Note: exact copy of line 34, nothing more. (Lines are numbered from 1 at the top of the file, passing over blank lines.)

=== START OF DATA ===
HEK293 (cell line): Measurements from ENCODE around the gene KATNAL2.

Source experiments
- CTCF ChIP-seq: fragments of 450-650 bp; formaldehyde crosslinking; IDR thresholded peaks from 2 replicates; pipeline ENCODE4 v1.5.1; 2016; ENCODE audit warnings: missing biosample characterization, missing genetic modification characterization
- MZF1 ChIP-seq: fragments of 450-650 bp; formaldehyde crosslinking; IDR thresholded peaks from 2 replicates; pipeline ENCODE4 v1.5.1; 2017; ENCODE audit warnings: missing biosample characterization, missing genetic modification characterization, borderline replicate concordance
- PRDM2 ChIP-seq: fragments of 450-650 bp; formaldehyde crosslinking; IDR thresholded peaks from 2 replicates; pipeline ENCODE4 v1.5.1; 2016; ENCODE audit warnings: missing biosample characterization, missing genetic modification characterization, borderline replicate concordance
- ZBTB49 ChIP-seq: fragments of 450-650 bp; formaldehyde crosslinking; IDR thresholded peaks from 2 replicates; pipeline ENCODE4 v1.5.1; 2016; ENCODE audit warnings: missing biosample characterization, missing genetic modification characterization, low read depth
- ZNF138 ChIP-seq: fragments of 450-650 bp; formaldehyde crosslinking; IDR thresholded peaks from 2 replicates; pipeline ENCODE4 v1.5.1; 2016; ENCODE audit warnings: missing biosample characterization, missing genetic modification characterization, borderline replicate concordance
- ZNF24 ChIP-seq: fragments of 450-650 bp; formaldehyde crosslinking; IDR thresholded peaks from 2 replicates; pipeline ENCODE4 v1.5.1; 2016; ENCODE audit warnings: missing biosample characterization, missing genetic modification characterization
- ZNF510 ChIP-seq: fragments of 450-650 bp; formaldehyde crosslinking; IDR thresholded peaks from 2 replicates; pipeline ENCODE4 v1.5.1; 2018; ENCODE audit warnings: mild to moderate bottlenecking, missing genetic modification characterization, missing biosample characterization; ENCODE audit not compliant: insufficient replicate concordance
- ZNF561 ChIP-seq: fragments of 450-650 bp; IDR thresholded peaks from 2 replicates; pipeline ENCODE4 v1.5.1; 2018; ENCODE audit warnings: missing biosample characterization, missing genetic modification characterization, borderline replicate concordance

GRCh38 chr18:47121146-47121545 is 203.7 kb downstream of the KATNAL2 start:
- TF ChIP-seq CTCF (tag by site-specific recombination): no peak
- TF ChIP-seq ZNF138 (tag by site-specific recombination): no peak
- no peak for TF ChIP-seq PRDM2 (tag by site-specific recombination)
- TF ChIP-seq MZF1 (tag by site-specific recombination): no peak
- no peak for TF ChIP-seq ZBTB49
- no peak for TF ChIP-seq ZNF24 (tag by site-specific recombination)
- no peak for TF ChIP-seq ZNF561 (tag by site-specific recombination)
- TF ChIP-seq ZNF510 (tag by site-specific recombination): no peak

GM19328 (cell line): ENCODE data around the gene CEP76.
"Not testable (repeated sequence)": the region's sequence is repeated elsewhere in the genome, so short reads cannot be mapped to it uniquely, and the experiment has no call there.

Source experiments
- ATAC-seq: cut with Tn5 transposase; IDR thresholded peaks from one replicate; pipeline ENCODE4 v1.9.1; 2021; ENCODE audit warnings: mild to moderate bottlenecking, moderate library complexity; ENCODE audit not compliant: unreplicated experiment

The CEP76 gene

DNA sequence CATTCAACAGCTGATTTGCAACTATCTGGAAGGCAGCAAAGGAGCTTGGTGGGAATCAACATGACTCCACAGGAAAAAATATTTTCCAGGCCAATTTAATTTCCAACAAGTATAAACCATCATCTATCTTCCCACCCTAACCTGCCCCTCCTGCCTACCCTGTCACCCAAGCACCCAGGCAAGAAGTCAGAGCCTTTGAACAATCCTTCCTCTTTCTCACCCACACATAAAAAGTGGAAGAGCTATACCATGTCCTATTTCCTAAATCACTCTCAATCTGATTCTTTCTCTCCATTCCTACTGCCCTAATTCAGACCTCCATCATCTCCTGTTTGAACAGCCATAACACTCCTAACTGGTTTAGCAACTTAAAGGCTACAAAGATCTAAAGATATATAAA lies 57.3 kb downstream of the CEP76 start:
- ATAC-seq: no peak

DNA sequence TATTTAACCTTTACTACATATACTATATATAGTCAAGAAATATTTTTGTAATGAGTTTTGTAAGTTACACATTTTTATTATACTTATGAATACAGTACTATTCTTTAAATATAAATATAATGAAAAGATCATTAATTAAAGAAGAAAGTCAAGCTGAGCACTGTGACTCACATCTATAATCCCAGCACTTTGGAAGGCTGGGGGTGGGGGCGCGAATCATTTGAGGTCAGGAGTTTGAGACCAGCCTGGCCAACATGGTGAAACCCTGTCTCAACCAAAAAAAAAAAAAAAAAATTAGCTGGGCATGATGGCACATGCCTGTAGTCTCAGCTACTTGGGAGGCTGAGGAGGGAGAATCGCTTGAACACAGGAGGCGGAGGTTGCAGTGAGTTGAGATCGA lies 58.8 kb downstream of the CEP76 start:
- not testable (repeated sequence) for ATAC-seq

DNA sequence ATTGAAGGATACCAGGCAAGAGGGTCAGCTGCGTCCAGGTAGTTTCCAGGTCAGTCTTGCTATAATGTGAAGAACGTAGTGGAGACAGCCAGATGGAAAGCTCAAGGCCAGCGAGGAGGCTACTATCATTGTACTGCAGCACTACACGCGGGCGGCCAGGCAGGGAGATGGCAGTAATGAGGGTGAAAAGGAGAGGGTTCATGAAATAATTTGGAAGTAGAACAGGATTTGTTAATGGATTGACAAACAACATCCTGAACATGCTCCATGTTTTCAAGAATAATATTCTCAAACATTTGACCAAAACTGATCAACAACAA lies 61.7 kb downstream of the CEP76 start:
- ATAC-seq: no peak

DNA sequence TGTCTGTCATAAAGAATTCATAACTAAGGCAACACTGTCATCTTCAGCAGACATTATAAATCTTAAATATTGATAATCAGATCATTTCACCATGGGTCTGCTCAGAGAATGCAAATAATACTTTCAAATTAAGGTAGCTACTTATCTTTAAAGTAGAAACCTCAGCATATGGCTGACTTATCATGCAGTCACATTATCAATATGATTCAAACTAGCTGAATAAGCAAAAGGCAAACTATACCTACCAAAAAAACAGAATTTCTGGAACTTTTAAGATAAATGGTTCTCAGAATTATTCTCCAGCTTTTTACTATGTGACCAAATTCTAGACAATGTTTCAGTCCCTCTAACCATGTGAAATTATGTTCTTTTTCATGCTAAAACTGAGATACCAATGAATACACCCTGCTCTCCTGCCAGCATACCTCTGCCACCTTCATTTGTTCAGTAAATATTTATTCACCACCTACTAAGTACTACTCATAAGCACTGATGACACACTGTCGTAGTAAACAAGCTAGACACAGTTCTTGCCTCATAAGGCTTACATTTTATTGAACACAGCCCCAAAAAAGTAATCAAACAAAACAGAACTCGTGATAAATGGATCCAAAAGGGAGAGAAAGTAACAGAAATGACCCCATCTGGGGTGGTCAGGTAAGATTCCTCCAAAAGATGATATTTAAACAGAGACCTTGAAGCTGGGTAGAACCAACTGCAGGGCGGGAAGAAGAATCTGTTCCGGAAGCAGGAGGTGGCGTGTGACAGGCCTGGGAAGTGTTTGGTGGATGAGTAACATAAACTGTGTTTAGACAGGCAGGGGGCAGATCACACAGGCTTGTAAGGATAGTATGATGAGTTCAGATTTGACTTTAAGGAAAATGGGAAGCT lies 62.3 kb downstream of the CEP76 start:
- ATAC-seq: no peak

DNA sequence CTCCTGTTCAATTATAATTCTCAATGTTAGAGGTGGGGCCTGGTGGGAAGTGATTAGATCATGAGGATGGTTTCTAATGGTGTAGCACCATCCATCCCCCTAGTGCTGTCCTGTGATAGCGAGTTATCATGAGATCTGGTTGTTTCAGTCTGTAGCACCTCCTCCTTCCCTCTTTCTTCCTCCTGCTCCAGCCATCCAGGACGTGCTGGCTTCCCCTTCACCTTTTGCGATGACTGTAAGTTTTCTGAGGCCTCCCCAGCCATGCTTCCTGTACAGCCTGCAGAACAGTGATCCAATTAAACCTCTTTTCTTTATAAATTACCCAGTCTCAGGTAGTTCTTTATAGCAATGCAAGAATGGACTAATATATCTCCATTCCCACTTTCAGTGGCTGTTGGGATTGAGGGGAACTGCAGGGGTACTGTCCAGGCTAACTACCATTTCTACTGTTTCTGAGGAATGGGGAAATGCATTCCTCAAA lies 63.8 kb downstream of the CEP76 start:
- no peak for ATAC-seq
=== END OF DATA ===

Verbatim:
- no peak for ATAC-seq